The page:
A moon base made with paper on gray sand,
a launching pad of painted balsa wood,
were two of many things I built or planned
throughout my teens and in my childhood.
The models that I built as kid or teen
weren’t only ones I purchased as a kit
but of my own design from things I’d seen,
like rocket gantries with real bulbs that lit.
All the models with which days were filled
are gone, and I don’t make them any more,
but there is something else I love to build,
descendant of the things I made before.
I built space capsules, a mini universe.
Now I encapsulate our lives in verse.
When someone asked me what I liked to do,
I answered, “models,” and they thought I meant
the kind that pose for pictures others view,
not model spaceships welded with cement.
But that’s the kind of model that I loved
to make back in my innocence as teen,
till when a bully, Time, passed and shoved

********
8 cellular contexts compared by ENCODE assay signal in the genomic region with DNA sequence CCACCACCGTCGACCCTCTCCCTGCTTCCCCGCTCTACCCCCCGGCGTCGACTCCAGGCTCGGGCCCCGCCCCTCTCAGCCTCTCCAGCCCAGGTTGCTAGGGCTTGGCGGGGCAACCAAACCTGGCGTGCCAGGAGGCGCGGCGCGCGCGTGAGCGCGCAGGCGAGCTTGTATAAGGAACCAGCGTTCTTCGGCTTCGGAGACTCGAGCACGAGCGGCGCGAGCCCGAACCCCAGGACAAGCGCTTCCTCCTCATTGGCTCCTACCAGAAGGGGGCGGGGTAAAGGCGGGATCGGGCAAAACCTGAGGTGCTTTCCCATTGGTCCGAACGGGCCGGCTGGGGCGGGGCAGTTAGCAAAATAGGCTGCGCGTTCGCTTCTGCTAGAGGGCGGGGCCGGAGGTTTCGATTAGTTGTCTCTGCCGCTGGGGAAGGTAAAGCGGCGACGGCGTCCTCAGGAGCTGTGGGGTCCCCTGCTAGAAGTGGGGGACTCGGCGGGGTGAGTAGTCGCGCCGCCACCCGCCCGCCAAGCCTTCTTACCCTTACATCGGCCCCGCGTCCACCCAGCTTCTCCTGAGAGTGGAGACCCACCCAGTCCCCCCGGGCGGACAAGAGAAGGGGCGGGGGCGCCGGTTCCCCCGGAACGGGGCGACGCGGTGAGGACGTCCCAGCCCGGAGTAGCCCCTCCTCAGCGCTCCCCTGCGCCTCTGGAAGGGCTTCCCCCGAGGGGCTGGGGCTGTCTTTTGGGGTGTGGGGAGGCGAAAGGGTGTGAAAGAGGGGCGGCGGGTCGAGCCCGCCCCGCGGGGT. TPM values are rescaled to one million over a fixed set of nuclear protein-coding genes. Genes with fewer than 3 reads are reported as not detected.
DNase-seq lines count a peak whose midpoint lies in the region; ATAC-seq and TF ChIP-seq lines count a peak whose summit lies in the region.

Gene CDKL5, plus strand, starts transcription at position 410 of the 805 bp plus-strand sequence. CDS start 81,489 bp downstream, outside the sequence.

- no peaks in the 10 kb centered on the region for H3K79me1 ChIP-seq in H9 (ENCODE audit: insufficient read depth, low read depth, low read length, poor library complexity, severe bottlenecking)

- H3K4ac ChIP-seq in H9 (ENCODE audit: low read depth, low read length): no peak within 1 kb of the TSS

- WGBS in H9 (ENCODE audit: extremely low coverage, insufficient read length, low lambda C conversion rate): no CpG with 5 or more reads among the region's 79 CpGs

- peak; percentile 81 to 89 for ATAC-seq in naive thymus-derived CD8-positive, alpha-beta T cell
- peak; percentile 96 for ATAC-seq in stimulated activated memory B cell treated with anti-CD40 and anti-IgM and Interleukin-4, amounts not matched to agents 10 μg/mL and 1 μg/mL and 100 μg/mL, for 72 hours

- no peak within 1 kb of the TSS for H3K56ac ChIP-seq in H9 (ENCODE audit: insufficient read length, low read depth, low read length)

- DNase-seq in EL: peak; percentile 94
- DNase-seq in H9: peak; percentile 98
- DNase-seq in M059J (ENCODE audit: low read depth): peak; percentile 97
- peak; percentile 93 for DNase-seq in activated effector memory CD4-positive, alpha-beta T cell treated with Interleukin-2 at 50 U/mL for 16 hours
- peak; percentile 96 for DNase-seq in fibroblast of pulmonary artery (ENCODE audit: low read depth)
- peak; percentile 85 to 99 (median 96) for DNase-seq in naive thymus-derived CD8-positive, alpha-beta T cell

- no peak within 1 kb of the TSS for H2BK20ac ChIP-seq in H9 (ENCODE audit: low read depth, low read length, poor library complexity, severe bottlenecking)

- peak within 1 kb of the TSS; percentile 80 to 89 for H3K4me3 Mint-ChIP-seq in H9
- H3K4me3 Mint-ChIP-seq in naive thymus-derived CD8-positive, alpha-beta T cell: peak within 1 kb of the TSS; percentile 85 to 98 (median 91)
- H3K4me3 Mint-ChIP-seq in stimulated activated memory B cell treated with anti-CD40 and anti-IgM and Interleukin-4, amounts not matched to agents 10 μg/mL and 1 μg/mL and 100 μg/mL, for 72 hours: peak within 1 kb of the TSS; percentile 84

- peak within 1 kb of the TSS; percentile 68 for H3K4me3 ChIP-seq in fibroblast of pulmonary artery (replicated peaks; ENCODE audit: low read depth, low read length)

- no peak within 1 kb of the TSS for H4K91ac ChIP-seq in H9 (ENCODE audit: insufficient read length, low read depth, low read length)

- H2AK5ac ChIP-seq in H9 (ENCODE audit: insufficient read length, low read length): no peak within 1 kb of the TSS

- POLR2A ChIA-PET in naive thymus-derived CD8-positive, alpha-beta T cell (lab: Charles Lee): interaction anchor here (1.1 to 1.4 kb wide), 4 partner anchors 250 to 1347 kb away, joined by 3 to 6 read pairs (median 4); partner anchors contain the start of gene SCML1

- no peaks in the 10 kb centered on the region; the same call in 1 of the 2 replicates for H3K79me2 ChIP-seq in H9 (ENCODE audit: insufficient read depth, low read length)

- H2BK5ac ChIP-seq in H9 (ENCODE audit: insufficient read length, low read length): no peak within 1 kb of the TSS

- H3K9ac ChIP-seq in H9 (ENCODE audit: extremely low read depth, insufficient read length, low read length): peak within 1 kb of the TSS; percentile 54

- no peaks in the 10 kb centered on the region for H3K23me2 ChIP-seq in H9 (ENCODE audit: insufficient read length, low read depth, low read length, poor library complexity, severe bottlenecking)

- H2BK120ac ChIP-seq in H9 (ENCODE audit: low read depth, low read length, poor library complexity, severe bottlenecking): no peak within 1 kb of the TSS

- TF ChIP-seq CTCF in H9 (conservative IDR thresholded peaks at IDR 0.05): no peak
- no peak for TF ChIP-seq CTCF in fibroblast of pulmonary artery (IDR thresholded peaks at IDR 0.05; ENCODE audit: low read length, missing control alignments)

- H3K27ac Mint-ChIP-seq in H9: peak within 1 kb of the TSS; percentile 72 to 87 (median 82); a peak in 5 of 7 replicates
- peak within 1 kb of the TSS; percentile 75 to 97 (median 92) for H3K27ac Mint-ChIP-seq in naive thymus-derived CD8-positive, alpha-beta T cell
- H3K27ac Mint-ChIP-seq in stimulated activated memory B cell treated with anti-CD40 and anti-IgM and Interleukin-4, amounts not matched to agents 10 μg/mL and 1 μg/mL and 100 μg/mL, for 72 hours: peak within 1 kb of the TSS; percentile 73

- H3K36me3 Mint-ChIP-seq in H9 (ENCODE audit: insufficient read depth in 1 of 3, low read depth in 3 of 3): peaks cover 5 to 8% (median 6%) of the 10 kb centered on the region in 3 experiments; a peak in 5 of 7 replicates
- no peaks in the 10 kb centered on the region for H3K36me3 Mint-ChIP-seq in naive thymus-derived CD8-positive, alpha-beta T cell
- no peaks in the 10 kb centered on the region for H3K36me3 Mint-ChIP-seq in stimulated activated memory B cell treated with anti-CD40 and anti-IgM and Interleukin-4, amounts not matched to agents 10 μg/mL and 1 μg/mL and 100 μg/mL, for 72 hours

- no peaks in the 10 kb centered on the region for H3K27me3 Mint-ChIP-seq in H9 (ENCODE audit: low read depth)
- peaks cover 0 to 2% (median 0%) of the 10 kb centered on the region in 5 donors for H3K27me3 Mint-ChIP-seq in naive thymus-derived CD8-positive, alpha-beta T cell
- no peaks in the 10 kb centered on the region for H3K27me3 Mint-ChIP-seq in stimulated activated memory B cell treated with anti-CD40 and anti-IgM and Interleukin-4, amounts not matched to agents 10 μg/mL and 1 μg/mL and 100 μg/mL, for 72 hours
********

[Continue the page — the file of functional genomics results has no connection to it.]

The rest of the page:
that era from my life, which felt so mean.
Then other kinds of models were appealing,
like those I made of cardboard and of plastic,
of balsa wood and toothpicks, and congealing
bonds that first were liquid and elastic.
But models now have limited appeal:
a model ship can’t match a ship that’s real.
A model that I built while still a kid,
before I was a pro, and just a novice,
appeared to be an awesome thing I did,
well suited for display in my toy office.
Then I showed a friend who made good fun
of mocking all its sloppiness of glue
and paint, because it had been poorly done,
though of its shabbiness I had no clue.
In retrospect, I’m glad he criticized,
for from this I was driven to improve,
and now for life that’s real, not model-sized,
I aim for one of which God will approve:
to be a good role model – not a saint –
is harder than applying glue or paint.
The models that I built when I was young
were mostly of sleek ships for outer space,
so model vessels from my ceiling hung,
and my small room stood for a cosmic place,
for models represent at tiny scales
things that when compared to them are vast,
and like a model loaded with details,
this life in finite form that will not last
seems to be representing something more,
as did a launch pad model on my shelf,
from which no rocket ship will ever roar,
and this applies, I feel, to my small self:
from building models, I grew up to sense
our small lives model Life that is immense.
Mario A. Pita